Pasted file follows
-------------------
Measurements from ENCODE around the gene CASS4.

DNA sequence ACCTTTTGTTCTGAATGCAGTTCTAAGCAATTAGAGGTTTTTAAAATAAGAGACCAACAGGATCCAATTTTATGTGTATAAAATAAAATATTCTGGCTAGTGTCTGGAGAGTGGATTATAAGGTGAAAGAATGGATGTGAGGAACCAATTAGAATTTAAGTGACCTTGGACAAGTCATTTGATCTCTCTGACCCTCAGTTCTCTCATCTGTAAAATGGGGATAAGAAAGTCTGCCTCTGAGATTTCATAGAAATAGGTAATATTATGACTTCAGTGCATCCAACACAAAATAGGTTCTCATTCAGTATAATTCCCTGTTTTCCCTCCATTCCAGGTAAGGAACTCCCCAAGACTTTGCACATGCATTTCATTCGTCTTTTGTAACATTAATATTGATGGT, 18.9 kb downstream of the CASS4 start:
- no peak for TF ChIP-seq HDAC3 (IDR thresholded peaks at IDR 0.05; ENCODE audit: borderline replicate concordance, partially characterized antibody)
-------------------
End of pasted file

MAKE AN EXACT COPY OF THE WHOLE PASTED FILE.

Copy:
Measurements from ENCODE around the gene CASS4.

DNA sequence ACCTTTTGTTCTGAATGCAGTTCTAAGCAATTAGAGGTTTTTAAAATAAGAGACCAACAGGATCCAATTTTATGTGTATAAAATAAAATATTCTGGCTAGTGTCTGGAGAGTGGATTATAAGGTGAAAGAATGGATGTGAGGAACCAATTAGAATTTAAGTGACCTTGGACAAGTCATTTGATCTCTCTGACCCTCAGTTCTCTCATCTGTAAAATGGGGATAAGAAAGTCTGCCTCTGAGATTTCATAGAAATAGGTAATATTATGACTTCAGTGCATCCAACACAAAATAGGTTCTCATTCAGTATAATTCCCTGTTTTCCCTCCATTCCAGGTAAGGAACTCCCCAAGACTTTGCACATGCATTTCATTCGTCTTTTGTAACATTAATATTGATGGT, 18.9 kb downstream of the CASS4 start:
- no peak for TF ChIP-seq HDAC3 (IDR thresholded peaks at IDR 0.05; ENCODE audit: borderline replicate concordance, partially characterized antibody)